This beautiful dish is delicious as a standalone meal, but it also doubles as an impressive side. The deep red beet sauce is supremely good for heart health. And making matters easier is the fact that, if scrubbed well, you don’t need to peel the beetroots. Roasting softens the skin, which is then whirled into creamy perfection. There are loads of options for toppings, ranging from any variety of cheese (or none at all) to a wide assortment of toasted nuts.
This delicious rosy sauce can be served tossed with any type of grain from rice to pearl couscous. Top with shaved Parmesan, if you wish. Scatter baby arugula leaves overtop for an added punch of flavour.
Preheat oven to 375 F (190 C). Scrub beetroots thoroughly and cut into quarters. Place in ovenproof saucepan with tight-fitting lid. Add garlic, 4 sage leaves, and 1/4 cup (60 mL) water to pot. Cover tightly and bake in oven for 45 minutes to 1 hour, or until beetroot wedges are very tender when pierced. Remove from oven and, with slotted spoon, remove beetroot to separate bowl to slightly cool. No need to peel.
In high-speed blender, place beetroot wedges along with baked sage leaves and roasted garlic. Add 1/2 cup (125 mL) water, balsamic vinegar, sea salt, and pepper and pulse until mixture is creamy and thick enough to coat cooked pasta evenly. Add a splash more water if mixture appears too thick.
Fill large saucepan with water and add generous pinch of salt. Bring to a boil. Stir in spaghettini, and cook until al dente, about 6 minutes.
While spaghettini cooks, heat oil in skillet. Add diced fennel and gently sauteu0301 over medium heat for 5 minutes, or until pale golden. Transfer to plate. In skillet, add a splash more oil, if needed, and place remaining sage leaves. Fry until crisp but not darkened. Set aside.
Drain spaghettini well and return to saucepan. Pour beet sauce overtop and gently fold together to evenly coat until beautifully rosy coloured. Gently stir over low heat until warm.
Serve warm in shallow bowls. Scatter diced fennel overtop. Top with crumbled cheese and toasted walnuts. Garnish with fennel fronds and add a pinch of crushed red pepper flakes. Drizzle with a little extra balsamic and a splash of olive oil, if you wish, and serve piping hot.
This recipe is part of the Heartfelt Foods collection.
Ice cream cakes and/or cookies are everyone’s favourite. And here’s a great option for a delicious “Dad’s” cookie cake that’s gluten free! A simple-to-make cookie cake that’s made even easier when the dough is tossed together in a food processor. End a delicious Dad’s Day meal with this deliciously cool and creamy sweet dessert. Best beer? Extra yum when served with small glasses of chocolate-flavoured stout or porter. When Dad loves his cookies We made this delicious dessert into a cake, but it can easily be made into individual ice cream cookies. Roll out dough into 1/4 in (6 mm) thickness and cut into 2 in (5 cm) rounds. Bake, cool, and chill. Once chilled, spoon ice cream in between chilled cookies. Freeze until firm. Drizzle with melted chocolate or dip into melted chocolate.
Coffee-flavoured BBQ sauce? Why not? It’s a strikingly flavourful combo—sweet, tangy, bold, and rich. It can be used not only on pork but on a variety of other meats. We marinated tenderloin in it and doubled up on the smoky flavour by grilling it on a cedar plank. Serve with a side order of grilled broccolini for extra yum. Best beer? You can’t go wrong with an IPA or a honey lager to complement this flavourful dish. Looking for an easy way to grill broccolini? Toss with a little oil and season with salt, pepper, and chili flakes. Near the end of grilling, place broccolini beside plank with tenderloin on hot grill for about 6 or 7 minutes. Using tongs, turn a few times until tender and lightly charred. Place on platter with sliced pork and drizzle with lemon juice and some shaved Parmesan.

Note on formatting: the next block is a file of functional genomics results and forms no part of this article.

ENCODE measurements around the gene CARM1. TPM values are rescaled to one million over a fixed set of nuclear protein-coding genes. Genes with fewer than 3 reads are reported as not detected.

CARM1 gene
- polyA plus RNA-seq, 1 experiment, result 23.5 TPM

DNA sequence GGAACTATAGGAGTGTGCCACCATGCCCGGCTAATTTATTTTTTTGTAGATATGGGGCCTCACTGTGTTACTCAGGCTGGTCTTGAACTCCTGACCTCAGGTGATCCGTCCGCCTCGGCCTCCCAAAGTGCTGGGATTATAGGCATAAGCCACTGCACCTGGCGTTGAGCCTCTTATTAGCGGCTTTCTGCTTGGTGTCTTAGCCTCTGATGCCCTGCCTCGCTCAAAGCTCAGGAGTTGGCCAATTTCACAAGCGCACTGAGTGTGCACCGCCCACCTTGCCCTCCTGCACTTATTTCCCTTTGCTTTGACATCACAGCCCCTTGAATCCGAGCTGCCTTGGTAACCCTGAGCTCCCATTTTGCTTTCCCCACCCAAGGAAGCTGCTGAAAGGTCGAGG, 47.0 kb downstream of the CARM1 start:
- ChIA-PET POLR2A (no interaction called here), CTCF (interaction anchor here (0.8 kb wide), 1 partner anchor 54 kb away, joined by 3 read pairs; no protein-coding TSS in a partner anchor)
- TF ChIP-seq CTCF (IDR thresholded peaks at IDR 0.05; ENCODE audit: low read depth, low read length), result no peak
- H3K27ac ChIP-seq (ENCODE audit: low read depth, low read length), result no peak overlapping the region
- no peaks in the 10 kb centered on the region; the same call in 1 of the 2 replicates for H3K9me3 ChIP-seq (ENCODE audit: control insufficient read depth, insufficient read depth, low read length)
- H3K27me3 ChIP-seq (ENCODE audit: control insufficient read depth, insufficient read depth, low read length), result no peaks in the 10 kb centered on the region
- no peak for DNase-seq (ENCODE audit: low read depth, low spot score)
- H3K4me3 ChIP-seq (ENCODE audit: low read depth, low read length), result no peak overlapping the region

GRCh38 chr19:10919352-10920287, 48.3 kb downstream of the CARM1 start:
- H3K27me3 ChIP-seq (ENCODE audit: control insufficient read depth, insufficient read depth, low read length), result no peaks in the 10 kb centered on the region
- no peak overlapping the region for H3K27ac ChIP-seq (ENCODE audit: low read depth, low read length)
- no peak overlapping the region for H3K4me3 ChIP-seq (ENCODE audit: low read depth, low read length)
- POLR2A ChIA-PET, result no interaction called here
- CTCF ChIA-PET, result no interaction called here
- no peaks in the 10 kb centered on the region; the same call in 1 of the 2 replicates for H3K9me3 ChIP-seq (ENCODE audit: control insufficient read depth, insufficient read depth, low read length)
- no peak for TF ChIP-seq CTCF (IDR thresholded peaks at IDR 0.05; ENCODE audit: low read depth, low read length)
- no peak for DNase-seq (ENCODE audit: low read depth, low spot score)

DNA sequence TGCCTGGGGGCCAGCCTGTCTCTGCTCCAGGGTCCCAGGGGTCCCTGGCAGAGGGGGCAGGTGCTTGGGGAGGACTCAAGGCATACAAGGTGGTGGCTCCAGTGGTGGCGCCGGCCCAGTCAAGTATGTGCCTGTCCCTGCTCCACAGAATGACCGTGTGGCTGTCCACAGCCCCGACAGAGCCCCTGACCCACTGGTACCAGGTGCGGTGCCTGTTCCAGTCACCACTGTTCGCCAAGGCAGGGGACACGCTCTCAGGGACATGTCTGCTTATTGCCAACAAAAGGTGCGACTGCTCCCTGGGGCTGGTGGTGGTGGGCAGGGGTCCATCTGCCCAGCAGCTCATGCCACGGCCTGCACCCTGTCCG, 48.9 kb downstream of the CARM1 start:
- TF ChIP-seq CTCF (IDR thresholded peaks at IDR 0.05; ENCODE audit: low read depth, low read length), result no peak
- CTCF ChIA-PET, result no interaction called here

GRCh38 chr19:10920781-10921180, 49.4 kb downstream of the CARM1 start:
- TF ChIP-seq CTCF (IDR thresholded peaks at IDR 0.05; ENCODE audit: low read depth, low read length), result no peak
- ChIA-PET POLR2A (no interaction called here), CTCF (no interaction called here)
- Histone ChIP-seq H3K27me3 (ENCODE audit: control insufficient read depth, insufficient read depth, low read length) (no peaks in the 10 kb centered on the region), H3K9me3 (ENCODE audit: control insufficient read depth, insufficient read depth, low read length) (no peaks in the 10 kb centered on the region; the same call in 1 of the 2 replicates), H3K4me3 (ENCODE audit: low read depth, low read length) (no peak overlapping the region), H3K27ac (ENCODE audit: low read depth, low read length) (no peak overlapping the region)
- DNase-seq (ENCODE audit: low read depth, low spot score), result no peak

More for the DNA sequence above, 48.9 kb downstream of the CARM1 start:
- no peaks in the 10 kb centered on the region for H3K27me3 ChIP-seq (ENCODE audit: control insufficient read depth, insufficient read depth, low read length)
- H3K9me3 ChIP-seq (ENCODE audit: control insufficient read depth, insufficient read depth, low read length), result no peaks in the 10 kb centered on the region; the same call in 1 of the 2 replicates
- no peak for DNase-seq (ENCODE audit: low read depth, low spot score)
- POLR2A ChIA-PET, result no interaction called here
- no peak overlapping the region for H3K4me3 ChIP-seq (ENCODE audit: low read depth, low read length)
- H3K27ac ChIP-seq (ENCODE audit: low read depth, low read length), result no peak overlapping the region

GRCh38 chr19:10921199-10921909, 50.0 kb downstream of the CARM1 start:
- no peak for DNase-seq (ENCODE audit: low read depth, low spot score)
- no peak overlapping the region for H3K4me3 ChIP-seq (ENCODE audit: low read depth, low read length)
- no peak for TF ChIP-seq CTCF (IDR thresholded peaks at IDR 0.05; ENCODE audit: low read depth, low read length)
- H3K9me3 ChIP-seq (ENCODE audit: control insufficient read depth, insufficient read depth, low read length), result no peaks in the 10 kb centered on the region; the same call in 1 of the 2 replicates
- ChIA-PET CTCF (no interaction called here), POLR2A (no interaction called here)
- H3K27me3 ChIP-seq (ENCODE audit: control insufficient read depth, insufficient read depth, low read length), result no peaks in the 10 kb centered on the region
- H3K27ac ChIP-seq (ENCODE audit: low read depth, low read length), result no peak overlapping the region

If there’s a vegan or vegetarian in the crowd, then this dish will be sure to please. Chock full of complementary textures and flavours, it not only qualifies as eye candy, but is also a substantial stand-alone meal—a stunning meal in a dish! Best beer? Serve this salad with an IPA or pale ale. For a more adventurous sip, it’s equally delicious with a Belgian pale or dark ale. Endlessly customizable When it comes to this powerhouse salad, the sky’s the limit. Swap out apples with orange wedges, or mix up your greens by substituting spinach for endive. Bump up the protein with some canned chickpeas or black beans, if you wish. Or cut up some corn tortillas into bite-sized strips, fry in pan until crisp, then toss over salad for added crunch.
Early summer potatoes, cooked and grilled, are just the ticket for this fabulous salad. Coupled with lentils, they’re a delicious add-on to any meal plan. This recipe offers an added bonus: it can be made in stages, so you’re not cooking all afternoon. Best beer? You can’t go wrong serving this dreamy salad with a simple and uncomplicated pale ale. Variety is the spice of potato-salad life Potato salad lends itself to any number of variations, and this recipe doesn’t disappoint. Try swapping out microgreens for baby spinach leaves. Another interesting slant: crisp up (optional) prosciutto on the grill before breaking into bite-sized pieces and scattering over the salad.